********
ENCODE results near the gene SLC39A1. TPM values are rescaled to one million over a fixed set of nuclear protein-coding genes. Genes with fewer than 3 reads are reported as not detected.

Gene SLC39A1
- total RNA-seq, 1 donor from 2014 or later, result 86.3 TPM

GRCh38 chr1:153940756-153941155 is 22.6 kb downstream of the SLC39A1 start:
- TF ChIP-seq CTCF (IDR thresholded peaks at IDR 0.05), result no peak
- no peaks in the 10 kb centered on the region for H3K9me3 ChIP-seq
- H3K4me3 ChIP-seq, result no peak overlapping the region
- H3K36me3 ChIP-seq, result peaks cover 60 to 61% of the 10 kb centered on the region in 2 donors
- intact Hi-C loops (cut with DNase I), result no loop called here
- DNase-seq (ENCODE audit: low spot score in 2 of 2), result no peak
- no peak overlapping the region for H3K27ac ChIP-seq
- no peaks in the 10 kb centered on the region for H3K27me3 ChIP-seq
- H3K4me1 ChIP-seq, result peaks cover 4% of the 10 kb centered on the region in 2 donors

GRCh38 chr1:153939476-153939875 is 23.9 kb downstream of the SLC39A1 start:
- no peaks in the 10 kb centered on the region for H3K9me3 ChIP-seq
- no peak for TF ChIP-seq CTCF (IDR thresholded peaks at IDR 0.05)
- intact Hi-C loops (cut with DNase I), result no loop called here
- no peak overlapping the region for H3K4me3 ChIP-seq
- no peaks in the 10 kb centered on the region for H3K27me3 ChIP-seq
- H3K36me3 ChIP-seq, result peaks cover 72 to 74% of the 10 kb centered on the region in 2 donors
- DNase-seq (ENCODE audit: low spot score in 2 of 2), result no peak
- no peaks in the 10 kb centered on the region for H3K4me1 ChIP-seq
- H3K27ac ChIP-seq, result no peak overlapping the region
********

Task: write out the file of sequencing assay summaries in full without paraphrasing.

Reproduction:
ENCODE results near the gene SLC39A1. TPM values are rescaled to one million over a fixed set of nuclear protein-coding genes. Genes with fewer than 3 reads are reported as not detected.

Gene SLC39A1
- total RNA-seq, 1 donor from 2014 or later, result 86.3 TPM

GRCh38 chr1:153940756-153941155 is 22.6 kb downstream of the SLC39A1 start:
- TF ChIP-seq CTCF (IDR thresholded peaks at IDR 0.05), result no peak
- no peaks in the 10 kb centered on the region for H3K9me3 ChIP-seq
- H3K4me3 ChIP-seq, result no peak overlapping the region
- H3K36me3 ChIP-seq, result peaks cover 60 to 61% of the 10 kb centered on the region in 2 donors
- intact Hi-C loops (cut with DNase I), result no loop called here
- DNase-seq (ENCODE audit: low spot score in 2 of 2), result no peak
- no peak overlapping the region for H3K27ac ChIP-seq
- no peaks in the 10 kb centered on the region for H3K27me3 ChIP-seq
- H3K4me1 ChIP-seq, result peaks cover 4% of the 10 kb centered on the region in 2 donors

GRCh38 chr1:153939476-153939875 is 23.9 kb downstream of the SLC39A1 start:
- no peaks in the 10 kb centered on the region for H3K9me3 ChIP-seq
- no peak for TF ChIP-seq CTCF (IDR thresholded peaks at IDR 0.05)
- intact Hi-C loops (cut with DNase I), result no loop called here
- no peak overlapping the region for H3K4me3 ChIP-seq
- no peaks in the 10 kb centered on the region for H3K27me3 ChIP-seq
- H3K36me3 ChIP-seq, result peaks cover 72 to 74% of the 10 kb centered on the region in 2 donors
- DNase-seq (ENCODE audit: low spot score in 2 of 2), result no peak
- no peaks in the 10 kb centered on the region for H3K4me1 ChIP-seq
- H3K27ac ChIP-seq, result no peak overlapping the region